Carbapenem-resistant Pseudomonas aeruginosa in Taiwan: Prevalence, risk factors, and impact on outcome of infections
Kuan-Yin Lin, Tsai-Ling Lauderdale, Jann-Tay Wang, Shan-Chwen Chang
Corresponding author. Department of Internal Medicine, National Taiwan University Hospital, 7 Chung-Shan South Road, Taipei 100, Taiwan.
Background and purpose:
The prevalence and clinical impact on mortality of carbapenem-resistant Pseudomonas aeruginosa (CRPA) is unclear in Taiwan. We aim to clarify these clinical issues by using data from the Taiwan Surveillance of Antimicrobial Resistance (TSAR) program.
Patients from five hospitals with their P. aeruginosa isolates collected by TSAR II-VII (2000–2010) program were considered as the potential study population. All patients with CRPA were enrolled as case patients. Patients with carbapenem-susceptible P. aeruginosa were randomly selected in a 1:1 ratio to case patients as control patients. CRPA isolates were tested for the presence of carbapenemase-producing genes. The clinical data were collected to identify risk factors for CRPA carriage and mortality of P. aeruginosa infection.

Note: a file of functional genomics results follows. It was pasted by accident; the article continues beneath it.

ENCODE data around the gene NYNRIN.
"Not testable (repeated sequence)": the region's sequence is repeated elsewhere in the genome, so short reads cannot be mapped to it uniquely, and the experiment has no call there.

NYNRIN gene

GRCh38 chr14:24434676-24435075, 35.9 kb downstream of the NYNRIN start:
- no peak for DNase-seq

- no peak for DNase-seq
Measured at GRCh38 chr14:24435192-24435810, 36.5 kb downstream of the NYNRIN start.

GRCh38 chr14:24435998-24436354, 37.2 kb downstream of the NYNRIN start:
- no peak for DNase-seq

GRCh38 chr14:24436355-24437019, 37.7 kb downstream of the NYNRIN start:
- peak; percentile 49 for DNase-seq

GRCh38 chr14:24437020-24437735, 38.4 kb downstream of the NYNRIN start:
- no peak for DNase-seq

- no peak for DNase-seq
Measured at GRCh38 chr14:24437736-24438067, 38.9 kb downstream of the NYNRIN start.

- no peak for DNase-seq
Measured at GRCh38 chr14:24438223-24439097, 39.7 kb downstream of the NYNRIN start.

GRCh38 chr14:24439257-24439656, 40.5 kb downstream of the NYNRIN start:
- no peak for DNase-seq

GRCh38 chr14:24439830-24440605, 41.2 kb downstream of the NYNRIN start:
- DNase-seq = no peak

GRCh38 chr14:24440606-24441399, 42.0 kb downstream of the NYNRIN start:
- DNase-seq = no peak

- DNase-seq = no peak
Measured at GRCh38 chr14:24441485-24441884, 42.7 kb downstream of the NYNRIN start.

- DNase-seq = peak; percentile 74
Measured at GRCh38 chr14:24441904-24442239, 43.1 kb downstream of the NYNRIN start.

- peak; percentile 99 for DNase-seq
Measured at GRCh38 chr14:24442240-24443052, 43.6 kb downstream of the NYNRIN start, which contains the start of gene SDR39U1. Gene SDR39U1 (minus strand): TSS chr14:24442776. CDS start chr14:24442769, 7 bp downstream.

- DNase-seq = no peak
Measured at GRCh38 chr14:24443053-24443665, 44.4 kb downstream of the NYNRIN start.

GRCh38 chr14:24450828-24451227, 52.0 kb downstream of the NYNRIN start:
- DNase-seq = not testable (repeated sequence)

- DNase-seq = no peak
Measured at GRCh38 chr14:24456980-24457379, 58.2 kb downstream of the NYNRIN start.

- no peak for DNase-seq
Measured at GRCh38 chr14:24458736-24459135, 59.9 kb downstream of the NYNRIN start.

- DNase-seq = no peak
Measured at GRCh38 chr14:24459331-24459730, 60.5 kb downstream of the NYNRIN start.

The overall prevalence of CRPA was 10.2% (349/3408), which increased significantly by the TSAR period (p = 0.007). Among the 164 enrolled patients, the risk factor for carrying CRPA was previous fluoroquinolone exposure (p = 0.004). The risk factors for mortality among 80 patients with infection by P. aeruginosa included: intensive care unit (ICU) setting, receipt of antifungal therapy, and presence of invasive devices (p = 0.001, 0.010, and 0.017; respectively). Carbapenem resistance did not play a role. Among the 82 CRPA isolates enrolled in this study, 15 isolates were found to carry carbapenemase-producing genes.
In Taiwan, the prevalence of CRPA and carriage of carbapenemase-producing genes was high. However, carbapenem resistance did not play a role in the mortality of patients with P. aeruginosa infections.
Carbapenem resistant, Mortality, Pseudomonas aeruginosa, Surveillance, Taiwan Surveillance of Antimicrobial Resistance (TSAR)